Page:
California lawmakers considered a number of workplace-related bills this session addressing sexual-harassment prevention, lactation accommodations, pay equity and more. Gov. Jerry Brown had until the end of September to sign or veto bills. Here’s what employers need to know about new laws that will take effect in 2019 and vetoed bills that may resurface.
Employers may need to expand their sexual-harassment-prevention training to comply with new standards. Brown signed SB 1343, which requires businesses with five or more employees to provide sexual-harassment-prevention training to all workers by Jan. 1, 2020, and every two years thereafter. Currently, only businesses with 50 or more employees must provide sexual-harassment-prevention training to supervisory employees.
“While such training has always been a good practice, soon the training will become mandatory,” said Christopher Olmsted, an attorney with Ogletree Deakins in San Diego.
“This means that many employers that previously had no harassment training requirement will have one, and even those larger employers that had one will now have to provide training to a much larger group of employees,” explained Michael Kalt, an attorney with Wilson Turner Kosmo in San Diego and the government affairs director for the California State Council for the Society for Human Resource Management (SHRM). “While this law is obviously well-intentioned to ensure that almost every California employee is aware of harassment protections, there is no getting around the fact that employers and HR professionals will need to re-examine their existing harassment programs or potentially develop a new one,” he said.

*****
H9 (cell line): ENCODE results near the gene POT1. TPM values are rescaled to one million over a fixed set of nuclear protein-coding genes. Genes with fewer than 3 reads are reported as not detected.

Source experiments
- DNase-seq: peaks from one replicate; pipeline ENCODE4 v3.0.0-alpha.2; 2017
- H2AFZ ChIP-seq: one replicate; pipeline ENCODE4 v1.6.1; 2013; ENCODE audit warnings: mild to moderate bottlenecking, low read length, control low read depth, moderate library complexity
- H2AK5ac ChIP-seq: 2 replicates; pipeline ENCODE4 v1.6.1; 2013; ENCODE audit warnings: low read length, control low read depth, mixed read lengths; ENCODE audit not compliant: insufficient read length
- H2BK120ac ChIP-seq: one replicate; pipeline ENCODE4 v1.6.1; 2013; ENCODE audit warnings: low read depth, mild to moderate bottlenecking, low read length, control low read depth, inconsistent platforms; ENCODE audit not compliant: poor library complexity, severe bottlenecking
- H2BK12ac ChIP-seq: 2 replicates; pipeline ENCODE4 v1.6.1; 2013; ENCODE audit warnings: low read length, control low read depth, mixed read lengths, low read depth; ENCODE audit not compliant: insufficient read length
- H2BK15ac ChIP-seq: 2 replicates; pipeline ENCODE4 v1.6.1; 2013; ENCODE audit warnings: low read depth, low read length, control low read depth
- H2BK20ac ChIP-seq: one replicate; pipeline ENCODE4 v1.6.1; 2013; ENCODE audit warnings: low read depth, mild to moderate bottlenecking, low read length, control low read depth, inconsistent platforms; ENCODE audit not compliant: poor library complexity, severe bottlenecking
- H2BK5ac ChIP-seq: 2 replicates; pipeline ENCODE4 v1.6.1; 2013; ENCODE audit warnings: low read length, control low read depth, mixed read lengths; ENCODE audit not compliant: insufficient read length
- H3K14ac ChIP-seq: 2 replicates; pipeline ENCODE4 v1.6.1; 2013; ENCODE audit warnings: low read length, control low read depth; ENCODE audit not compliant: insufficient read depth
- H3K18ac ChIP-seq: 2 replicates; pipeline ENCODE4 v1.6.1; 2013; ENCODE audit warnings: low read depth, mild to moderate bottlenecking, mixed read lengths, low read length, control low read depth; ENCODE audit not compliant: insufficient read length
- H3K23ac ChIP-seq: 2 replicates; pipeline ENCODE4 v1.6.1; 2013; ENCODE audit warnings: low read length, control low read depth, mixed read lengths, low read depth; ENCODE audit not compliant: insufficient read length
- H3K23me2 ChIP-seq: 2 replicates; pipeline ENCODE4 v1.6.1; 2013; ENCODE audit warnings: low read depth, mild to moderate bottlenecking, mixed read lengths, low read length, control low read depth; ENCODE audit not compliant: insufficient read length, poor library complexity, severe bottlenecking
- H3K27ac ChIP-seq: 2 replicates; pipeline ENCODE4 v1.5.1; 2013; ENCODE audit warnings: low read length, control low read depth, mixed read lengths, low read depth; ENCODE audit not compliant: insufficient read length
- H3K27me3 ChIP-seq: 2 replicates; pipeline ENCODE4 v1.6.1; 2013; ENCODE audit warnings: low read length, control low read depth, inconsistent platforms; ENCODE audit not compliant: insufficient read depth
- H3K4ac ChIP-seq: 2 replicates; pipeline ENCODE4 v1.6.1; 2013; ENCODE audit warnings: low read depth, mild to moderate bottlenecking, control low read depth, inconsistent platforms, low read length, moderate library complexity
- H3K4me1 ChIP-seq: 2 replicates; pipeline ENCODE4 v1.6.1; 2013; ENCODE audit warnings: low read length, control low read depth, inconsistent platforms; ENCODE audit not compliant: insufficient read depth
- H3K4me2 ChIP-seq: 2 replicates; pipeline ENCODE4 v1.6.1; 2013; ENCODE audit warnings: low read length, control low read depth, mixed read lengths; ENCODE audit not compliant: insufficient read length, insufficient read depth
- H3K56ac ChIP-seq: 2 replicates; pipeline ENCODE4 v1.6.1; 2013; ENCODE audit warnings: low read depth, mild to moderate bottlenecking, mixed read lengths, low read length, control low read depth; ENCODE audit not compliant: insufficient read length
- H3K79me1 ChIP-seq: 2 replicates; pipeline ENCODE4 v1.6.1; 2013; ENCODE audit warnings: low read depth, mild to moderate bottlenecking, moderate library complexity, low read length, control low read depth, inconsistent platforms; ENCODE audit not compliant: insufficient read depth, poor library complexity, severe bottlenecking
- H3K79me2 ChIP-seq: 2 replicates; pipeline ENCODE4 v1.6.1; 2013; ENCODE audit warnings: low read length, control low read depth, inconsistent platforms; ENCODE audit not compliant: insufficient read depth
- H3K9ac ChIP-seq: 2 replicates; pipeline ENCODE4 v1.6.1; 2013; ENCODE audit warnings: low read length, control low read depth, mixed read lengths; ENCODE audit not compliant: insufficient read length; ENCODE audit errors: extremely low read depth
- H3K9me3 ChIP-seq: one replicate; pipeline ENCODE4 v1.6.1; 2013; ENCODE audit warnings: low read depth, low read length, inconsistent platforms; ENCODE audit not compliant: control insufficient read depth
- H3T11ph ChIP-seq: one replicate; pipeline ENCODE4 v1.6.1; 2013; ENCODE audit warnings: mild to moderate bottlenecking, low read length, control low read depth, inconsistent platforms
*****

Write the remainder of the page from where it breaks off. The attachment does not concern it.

Creating and delivering such training can be a big task for employers, said Benjamin Ebbink, an attorney with Fisher Phillips in Sacramento. Employers will need to decide if they want to provide large-scale, small-group or other training formats, he added, noting that employers need to start putting together a plan now.
The new law directs the California Department of Fair Employment and Housing to prepare training materials that comply with the new requirements, which employers may want to borrow from, Olmsted said.
Brown also signed SB 820, which will prohibit broad confidentiality provisions in sexual-harassment settlement agreements. At a minimum, this means employers and their attorneys will need to review their standard settlement agreements to remove any overbroad restrictions, Kalt said. The law will apply to agreements that are entered into on or after Jan. 1, 2019.
Attorneys noted that employers may not be as motivated to settle claims without a nondisclosure agreement. “In my experience, confidentiality provisions are negotiated by both parties to the settlement, and the defendant’s ability to keep the matter confidential factors into the settlement amount that the plaintiff or claimant ultimately receives,” said Nisha Verma, an attorney with Dorsey & Whitney in Costa Mesa, Calif. “This law removes that aspect of the negotiation entirely.”
Employers should note that SB 820 covers more than just sexual-harassment-related nondisclosure agreements. The new law applies to any workplace discrimination claims based on sex.